Bangladesh orders evacuation in coastal districts as Cyclone Mora intensifies

Cyclone Mora is churning toward Bangladesh's coasts, shutting the country's main port and long-haul river transports from Dhaka to the southern region.

Published : 29 May 2017, 12:04 PM
Updated : 29 May 2017, 05:22 PM

Weather forecasters issued danger signal No. 10 for the maritime ports in Chittagong and Cox's Bazar and danger signal No. 8 for Mongla and Payra.

The very warm waters of the Bay of Bengal caused a tropical low to develop into a depression on Sunday morning. By afternoon it had been upgraded to a deep depression, which turned into a cyclonic storm by early Monday morning.

Mora is expected to make landfall on the Chittagong-Cox's Bazar coast early Tuesday, according to Bangladesh Meteorological Department.

The cyclone at 3pm was centred about 345km south-southwest of Cox's Bazar, 425km of Chittagong port, 490km south-southeast of Mongla port and 415km south-southeast of Payra port.

The latest weather forecast says the sea will remain very rough and has advised all fishing boats, trawlers over the north Bay of Bengal and deep-sea to remain in shelter.

It said the cyclone may cause inundation of low-lying areas of Cox’s Bazar, Chittagong, Noakhali, Laxmipur, Feni, Chandpur, Borguna, Bhola, Patuakhali, Barisal, Pirojpur, Jhalakathi, Bagerhat, Khulna, Satkhira and their offshore islands as a four-to-five feet high sea surge was expected during the storm.

The disaster management ministry has ordered local authorities to evacuate people in coastal areas to safety.

“The local bodies have been asked to make arrangements to take people to shelters. They will all be moved to safety by evening,” said the ministry’s Additional Secretary Golam Mostafa.

But he could not say how many will be moved as part of the evacuation.

The country's main seaport has suspended container handling, Chittagong Port Authority Secretary Omar Faruk told on Monday.

Shipments already unloaded from ships are being delivered, he said.

The port authorities have also raised its own alert to level 3. Port workers were securing heavy machinery and its own vessels.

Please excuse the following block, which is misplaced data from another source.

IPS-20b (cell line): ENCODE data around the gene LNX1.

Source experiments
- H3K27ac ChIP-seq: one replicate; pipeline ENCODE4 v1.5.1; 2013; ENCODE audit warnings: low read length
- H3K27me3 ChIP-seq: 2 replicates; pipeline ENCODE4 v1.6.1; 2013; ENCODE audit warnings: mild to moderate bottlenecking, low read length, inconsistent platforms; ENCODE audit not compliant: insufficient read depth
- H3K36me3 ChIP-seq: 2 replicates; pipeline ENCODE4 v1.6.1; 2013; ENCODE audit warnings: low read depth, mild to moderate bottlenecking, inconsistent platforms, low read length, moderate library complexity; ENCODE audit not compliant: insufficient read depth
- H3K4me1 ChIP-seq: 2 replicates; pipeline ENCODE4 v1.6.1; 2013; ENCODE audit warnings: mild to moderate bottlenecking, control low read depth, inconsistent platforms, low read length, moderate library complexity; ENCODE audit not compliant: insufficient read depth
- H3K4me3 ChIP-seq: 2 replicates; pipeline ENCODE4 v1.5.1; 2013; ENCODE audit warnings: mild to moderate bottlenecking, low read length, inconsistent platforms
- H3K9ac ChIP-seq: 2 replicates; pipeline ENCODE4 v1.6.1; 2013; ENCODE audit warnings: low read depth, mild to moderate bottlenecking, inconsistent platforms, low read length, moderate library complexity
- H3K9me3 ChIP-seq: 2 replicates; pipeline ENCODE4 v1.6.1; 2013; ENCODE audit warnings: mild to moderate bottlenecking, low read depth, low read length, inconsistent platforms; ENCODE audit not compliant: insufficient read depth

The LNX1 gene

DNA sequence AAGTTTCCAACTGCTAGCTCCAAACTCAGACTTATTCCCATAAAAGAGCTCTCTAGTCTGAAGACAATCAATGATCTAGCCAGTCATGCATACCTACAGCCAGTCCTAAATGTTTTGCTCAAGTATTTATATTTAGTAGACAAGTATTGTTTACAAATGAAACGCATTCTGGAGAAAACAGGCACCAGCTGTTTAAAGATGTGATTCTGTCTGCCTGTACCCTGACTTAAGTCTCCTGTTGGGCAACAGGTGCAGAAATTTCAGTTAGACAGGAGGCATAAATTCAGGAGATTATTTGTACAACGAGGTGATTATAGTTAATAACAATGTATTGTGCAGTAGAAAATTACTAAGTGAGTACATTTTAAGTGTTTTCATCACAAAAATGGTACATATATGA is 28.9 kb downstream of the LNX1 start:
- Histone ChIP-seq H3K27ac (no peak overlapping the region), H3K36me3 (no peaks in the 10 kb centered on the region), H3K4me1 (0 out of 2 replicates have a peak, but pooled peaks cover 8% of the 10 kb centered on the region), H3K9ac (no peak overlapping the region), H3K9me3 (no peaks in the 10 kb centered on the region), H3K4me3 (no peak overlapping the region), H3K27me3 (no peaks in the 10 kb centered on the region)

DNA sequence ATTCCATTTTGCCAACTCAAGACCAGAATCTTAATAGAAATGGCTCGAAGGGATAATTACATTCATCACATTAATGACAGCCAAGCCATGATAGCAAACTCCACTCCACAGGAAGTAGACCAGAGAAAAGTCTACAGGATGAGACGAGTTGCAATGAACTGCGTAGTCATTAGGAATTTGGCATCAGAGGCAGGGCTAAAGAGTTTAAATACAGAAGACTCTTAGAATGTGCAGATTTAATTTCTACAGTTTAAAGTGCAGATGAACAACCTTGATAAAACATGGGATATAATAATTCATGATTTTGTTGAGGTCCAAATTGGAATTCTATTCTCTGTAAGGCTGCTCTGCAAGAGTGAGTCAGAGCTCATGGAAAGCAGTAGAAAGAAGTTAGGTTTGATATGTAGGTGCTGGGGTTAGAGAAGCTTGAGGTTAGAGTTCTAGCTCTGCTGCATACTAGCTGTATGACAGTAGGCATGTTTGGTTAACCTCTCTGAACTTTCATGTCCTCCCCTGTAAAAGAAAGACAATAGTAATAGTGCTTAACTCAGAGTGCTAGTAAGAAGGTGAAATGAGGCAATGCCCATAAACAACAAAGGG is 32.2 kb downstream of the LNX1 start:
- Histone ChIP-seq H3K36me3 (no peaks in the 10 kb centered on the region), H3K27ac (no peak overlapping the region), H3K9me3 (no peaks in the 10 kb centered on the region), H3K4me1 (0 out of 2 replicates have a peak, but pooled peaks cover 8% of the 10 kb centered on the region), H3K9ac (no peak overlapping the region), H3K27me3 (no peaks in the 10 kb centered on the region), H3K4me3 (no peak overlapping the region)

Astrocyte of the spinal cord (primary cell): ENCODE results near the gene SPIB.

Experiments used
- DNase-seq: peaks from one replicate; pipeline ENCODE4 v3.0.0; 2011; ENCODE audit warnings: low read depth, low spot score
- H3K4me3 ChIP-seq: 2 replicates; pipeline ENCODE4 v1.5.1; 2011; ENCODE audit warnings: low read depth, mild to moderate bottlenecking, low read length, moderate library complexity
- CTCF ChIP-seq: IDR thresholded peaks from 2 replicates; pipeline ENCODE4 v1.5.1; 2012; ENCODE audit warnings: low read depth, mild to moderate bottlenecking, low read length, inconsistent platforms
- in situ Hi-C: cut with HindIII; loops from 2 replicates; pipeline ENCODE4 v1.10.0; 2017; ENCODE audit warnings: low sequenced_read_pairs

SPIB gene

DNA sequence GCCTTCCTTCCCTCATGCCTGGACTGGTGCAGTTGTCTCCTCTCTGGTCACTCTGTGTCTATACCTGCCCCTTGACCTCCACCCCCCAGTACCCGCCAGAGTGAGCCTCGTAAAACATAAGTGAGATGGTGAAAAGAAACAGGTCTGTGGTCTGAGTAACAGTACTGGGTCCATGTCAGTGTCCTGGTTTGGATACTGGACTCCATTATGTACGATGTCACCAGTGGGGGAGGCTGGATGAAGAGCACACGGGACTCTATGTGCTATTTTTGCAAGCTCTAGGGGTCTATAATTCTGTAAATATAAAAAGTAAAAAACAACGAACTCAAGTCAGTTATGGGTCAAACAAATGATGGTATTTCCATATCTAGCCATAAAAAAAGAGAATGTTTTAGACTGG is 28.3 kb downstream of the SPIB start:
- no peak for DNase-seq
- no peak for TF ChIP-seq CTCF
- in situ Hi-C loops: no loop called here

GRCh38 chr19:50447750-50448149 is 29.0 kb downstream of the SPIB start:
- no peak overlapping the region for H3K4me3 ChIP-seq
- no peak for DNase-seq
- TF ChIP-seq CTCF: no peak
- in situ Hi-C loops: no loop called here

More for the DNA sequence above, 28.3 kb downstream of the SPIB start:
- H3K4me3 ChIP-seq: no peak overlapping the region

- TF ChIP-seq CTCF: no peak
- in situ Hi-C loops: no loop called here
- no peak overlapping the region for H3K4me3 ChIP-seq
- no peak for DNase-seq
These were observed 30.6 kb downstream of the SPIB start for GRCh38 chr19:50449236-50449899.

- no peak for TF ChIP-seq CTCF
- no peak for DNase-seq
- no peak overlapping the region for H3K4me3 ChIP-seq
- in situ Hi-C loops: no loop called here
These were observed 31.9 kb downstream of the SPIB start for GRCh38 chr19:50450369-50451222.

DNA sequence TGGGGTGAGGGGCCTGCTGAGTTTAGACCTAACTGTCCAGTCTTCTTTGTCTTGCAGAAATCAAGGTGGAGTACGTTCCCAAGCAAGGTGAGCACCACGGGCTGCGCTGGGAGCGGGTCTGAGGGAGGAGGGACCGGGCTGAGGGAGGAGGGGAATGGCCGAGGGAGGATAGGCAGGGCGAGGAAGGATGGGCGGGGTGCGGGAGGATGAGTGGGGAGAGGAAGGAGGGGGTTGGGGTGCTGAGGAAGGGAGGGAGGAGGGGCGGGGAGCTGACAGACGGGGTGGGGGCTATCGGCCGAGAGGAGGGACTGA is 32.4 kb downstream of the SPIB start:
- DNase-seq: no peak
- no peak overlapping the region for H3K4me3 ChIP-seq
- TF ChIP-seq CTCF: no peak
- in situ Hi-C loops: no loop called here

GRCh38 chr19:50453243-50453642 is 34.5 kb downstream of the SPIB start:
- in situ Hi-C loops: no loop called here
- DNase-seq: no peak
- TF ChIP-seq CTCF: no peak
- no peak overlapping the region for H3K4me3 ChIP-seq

Flights, however, operated out of the port city's Shah Amanat International Airport.

“The situation still doesn’t call for the suspension of operations. But we’ll take all necessary precautions,” its in-charge Wing Commander Reazul Kabir told at 1pm.

Bangladesh Inland Water Transport Authority or BIWTA has suspended operations of all river transports and issued cautionary signal No. 2 for all river ports.

In the 12 hours after the deep depression turned into Cyclone Mora, it has moved 100km towards the Bangladesh coast. It travelled another 45km towards the coast in three hours from 6am on Monday.

The cyclone, which is expected to hit the Bangladesh coast late Monday or early Tuesday, may disrupt lives and property in northeastern India and Myanmar, reports AccuWeather.

Mora may turn into a severe cyclonic storm -- equivalent to a strong tropical storm or Category 1 hurricane -- by Monday afternoon, says the weather media.

It said the strength of the damaging winds will be dependent on the strength of the storm at landfall, but wind gusts past 125km per hour appear likely late Monday and Tuesday.

“Rainfall over 150mm and flooding will be major concerns for Bangladesh," Meteorologist Jason Nicholls said in AccuWeather's report.

"The main threat area for landfall continues to be centred around Bangladesh with landfall expected late on Monday night or Tuesday."

Bangladesh Meteorologist Bazlur Rashid told that they had issued cautionary signal No. 2 as soon as the low turned into a cyclone. It was raised to local cautionary signal No. 4 at 6am on Monday and upgraded to a danger signal at 9am.